I typically cover documentaries.
My grandmother gifted me a camera when I was 8 or 9. I remember thinking it was cool and then never using it. I didn’t really get into photography until I took a black-and-white film photography class in my third year at Binghamton University. I enrolled in other classes and workshops to learn lighting and documentary photography.
I wanted to tell stories in the Black community that were overlooked and ignored. Stories in under-represented communities are of great interest to me.
My first official assignment was photographing two politicians canvassing their neighbourhoods for an upcoming election. I learned the importance of writing strong captions and taking down the name of anybody I took a picture of.
The gymnastics project left the biggest mark on me because I worked on the story for a year. I became familiar with the young athletes and was able to watch them grow.
I like long-form stories where I get to return to the same place or same group of people to document them over time. I like noticing new details each time that together tell a well-rounded story.
My most important lesson has been to check my camera settings, charge my batteries and empty my memory card before every assignment. It sounds like common sense but sometimes we move so fast that the most basic tasks can be ignored.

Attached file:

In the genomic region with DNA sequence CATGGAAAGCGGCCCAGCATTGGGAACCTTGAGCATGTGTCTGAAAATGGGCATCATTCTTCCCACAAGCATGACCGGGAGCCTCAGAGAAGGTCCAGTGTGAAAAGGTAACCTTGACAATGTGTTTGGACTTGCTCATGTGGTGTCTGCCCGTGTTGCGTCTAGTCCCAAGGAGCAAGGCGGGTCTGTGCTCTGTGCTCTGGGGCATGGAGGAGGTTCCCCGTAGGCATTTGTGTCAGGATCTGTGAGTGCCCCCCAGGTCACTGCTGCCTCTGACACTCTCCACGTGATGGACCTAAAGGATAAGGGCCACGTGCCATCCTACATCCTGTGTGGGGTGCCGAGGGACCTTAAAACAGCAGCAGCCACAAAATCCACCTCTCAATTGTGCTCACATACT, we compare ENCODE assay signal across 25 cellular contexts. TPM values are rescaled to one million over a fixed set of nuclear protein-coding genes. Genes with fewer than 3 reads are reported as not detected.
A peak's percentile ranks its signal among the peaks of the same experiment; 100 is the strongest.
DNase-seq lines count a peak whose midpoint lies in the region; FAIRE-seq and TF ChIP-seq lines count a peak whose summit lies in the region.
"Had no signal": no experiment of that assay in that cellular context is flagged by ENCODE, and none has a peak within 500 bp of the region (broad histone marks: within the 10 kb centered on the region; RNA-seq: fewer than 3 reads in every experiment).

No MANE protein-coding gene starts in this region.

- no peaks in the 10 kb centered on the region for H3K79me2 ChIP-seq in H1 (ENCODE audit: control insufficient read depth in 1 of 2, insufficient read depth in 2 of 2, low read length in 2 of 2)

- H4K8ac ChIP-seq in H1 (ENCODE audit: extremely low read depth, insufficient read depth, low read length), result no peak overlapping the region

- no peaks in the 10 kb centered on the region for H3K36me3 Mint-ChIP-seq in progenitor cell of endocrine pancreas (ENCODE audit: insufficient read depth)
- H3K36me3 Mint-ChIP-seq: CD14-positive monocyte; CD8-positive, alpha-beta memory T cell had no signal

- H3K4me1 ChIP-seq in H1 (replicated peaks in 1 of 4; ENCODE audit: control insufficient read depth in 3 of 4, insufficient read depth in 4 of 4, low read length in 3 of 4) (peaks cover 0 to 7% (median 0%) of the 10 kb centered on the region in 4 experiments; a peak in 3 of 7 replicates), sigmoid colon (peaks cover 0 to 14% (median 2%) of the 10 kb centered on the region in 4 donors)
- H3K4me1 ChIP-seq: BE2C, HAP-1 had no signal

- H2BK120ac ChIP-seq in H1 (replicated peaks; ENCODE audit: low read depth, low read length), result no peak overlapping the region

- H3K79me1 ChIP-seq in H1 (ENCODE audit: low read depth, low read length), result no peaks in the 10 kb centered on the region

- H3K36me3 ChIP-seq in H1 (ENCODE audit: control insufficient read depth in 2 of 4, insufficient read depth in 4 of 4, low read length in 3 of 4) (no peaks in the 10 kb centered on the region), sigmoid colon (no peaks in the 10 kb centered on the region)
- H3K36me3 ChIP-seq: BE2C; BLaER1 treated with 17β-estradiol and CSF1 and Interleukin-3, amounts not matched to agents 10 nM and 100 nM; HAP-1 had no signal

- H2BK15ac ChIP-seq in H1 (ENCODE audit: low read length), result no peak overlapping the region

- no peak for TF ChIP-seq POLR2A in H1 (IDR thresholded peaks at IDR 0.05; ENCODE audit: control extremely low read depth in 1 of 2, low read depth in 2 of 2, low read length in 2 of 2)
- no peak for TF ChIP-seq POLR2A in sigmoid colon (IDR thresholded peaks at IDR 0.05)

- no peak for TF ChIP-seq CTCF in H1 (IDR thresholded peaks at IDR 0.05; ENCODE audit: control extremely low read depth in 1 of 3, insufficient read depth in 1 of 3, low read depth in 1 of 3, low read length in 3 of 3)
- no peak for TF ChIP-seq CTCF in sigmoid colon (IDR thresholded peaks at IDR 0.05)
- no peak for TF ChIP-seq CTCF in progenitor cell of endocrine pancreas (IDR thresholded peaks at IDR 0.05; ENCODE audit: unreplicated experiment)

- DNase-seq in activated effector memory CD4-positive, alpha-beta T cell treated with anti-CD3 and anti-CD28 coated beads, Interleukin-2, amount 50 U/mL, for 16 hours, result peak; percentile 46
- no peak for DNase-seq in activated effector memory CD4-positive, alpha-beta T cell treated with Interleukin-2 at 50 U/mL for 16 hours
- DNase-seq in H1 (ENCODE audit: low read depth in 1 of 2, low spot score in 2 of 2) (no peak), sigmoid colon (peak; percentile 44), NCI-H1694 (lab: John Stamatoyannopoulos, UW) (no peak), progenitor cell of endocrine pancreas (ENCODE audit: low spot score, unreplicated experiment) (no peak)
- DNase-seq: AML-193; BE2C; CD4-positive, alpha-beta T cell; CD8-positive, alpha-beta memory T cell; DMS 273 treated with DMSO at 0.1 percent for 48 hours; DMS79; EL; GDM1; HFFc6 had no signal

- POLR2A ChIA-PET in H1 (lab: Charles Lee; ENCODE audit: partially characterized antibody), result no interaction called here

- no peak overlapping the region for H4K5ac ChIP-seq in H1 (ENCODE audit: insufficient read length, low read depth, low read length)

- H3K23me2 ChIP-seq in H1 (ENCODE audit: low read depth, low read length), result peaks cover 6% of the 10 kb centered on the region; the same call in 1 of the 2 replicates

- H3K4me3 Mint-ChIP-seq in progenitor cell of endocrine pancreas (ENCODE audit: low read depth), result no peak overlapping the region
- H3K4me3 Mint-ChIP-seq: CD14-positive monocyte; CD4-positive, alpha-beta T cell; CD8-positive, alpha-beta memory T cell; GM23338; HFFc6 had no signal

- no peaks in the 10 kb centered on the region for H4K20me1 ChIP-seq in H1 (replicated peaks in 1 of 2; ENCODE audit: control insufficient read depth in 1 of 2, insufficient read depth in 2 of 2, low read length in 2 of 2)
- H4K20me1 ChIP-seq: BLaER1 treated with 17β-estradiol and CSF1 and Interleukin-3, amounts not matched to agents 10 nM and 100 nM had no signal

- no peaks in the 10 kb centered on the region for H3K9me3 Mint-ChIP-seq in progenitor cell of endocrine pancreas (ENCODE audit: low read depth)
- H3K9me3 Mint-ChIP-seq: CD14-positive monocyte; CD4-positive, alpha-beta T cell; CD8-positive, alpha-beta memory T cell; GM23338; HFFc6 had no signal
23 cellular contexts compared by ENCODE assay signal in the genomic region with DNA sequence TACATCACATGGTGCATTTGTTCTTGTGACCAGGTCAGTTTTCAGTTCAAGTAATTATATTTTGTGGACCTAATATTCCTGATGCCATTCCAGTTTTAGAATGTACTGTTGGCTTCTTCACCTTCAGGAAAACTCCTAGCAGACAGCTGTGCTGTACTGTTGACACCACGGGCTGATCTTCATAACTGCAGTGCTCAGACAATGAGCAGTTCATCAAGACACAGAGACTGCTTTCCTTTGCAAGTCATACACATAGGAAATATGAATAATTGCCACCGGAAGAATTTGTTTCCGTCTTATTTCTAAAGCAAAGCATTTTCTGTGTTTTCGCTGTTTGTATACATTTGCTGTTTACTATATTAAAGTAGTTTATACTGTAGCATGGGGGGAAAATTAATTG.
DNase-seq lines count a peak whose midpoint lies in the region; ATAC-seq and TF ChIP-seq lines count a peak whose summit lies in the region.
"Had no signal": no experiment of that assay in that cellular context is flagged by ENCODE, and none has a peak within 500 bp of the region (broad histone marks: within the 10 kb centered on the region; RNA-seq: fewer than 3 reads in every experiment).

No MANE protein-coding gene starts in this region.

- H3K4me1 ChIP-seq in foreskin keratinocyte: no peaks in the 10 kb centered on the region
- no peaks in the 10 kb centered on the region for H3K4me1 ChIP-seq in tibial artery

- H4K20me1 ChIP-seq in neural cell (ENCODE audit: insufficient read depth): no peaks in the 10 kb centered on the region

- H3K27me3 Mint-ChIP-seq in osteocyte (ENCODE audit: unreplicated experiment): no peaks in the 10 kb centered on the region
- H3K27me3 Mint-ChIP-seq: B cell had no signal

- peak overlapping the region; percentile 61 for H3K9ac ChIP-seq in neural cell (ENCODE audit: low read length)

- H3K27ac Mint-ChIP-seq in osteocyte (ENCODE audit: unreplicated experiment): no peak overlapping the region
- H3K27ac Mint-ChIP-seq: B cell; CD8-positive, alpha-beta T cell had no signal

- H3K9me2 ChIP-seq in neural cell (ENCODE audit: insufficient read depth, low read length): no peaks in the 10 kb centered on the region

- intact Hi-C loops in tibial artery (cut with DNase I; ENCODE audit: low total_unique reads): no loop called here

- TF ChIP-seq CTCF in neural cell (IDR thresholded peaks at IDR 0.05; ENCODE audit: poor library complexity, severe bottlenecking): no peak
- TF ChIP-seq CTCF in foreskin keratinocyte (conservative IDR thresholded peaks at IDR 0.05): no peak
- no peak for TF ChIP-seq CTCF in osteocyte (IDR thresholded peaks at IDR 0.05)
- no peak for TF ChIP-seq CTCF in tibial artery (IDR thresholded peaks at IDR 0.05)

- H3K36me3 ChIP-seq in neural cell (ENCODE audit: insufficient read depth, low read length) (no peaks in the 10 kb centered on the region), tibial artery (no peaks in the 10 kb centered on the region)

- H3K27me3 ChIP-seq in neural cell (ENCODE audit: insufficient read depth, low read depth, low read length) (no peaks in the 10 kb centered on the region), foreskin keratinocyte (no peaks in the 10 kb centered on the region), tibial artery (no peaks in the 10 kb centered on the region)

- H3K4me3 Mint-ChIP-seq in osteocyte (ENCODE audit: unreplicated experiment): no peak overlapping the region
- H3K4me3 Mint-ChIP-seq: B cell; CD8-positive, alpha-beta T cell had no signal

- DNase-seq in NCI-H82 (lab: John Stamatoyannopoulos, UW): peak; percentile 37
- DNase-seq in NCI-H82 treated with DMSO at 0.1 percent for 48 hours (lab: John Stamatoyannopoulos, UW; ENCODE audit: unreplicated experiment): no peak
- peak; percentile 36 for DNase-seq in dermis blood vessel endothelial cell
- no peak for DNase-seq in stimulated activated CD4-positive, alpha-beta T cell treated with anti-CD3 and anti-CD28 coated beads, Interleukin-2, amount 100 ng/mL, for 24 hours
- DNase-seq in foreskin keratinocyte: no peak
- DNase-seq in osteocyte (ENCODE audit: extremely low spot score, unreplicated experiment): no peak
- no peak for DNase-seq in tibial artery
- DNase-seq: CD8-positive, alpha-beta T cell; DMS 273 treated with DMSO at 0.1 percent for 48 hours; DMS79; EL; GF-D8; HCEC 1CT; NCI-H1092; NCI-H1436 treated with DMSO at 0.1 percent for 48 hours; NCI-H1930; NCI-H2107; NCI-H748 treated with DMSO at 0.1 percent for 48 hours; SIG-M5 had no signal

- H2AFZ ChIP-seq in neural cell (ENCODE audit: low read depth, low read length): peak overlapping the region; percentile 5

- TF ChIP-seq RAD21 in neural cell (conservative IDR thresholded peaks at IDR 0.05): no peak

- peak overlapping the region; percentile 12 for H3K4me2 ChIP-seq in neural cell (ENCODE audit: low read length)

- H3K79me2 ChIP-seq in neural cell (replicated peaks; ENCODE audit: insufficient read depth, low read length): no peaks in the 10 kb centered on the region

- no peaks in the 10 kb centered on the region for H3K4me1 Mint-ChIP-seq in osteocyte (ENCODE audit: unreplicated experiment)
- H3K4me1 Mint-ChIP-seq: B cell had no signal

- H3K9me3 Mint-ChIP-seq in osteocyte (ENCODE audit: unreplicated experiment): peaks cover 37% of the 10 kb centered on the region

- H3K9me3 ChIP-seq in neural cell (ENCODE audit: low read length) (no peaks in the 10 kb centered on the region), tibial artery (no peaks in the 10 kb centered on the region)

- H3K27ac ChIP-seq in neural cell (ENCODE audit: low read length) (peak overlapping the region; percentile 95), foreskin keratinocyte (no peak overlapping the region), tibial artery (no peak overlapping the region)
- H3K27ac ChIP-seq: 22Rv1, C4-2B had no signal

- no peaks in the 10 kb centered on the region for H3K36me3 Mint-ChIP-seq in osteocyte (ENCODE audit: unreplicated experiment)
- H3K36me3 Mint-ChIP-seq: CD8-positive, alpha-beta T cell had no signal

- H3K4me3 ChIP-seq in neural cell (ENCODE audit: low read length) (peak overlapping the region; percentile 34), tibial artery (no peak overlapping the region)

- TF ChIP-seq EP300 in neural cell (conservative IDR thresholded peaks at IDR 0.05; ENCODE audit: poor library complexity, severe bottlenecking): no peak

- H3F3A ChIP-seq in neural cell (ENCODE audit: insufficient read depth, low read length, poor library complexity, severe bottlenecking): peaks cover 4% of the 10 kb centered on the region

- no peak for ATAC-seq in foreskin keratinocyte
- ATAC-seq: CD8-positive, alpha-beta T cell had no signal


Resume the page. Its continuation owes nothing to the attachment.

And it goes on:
Tell the stories that are important to you. Photograph in your own style, not what you think an editor wants to see. When you tell those stories, make sure you share them freely. If the story means something to you, it will have meaning for someone else.
I respect Gordon Parks the most. I read his autobiography recently and it was like witnessing a superhero gain their powers. I was amazed at his story and now have a greater respect and admiration for his work.
If photojournalism doesn’t diversify, it will become stale. In the future, there will also be a hybrid of photojournalism that includes video and audio more fluidly.